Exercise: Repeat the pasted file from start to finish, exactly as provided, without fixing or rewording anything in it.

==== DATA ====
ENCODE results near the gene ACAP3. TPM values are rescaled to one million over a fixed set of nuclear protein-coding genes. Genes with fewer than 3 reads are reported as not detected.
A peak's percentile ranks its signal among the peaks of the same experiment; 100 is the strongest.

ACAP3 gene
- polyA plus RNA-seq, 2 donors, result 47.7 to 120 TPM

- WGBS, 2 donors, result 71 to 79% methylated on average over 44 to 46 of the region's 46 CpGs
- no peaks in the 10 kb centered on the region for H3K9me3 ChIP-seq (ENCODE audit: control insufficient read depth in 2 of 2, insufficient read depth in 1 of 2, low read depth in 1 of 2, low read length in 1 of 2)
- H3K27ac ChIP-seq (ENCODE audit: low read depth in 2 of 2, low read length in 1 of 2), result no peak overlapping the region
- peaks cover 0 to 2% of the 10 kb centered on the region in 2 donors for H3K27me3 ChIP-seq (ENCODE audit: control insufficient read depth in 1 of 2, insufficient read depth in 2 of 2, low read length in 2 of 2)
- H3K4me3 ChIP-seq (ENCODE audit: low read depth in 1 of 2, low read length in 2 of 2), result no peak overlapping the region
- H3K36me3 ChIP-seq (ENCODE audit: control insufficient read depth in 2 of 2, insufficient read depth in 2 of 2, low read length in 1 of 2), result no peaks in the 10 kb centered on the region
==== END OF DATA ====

ENCODE results near the gene ACAP3. TPM values are rescaled to one million over a fixed set of nuclear protein-coding genes. Genes with fewer than 3 reads are reported as not detected.
A peak's percentile ranks its signal among the peaks of the same experiment; 100 is the strongest.

ACAP3 gene
- polyA plus RNA-seq, 2 donors, result 47.7 to 120 TPM

- WGBS, 2 donors, result 71 to 79% methylated on average over 44 to 46 of the region's 46 CpGs
- no peaks in the 10 kb centered on the region for H3K9me3 ChIP-seq (ENCODE audit: control insufficient read depth in 2 of 2, insufficient read depth in 1 of 2, low read depth in 1 of 2, low read length in 1 of 2)
- H3K27ac ChIP-seq (ENCODE audit: low read depth in 2 of 2, low read length in 1 of 2), result no peak overlapping the region
- peaks cover 0 to 2% of the 10 kb centered on the region in 2 donors for H3K27me3 ChIP-seq (ENCODE audit: control insufficient read depth in 1 of 2, insufficient read depth in 2 of 2, low read length in 2 of 2)
- H3K4me3 ChIP-seq (ENCODE audit: low read depth in 1 of 2, low read length in 2 of 2), result no peak overlapping the region
- H3K36me3 ChIP-seq (ENCODE audit: control insufficient read depth in 2 of 2, insufficient read depth in 2 of 2, low read length in 1 of 2), result no peaks in the 10 kb centered on the region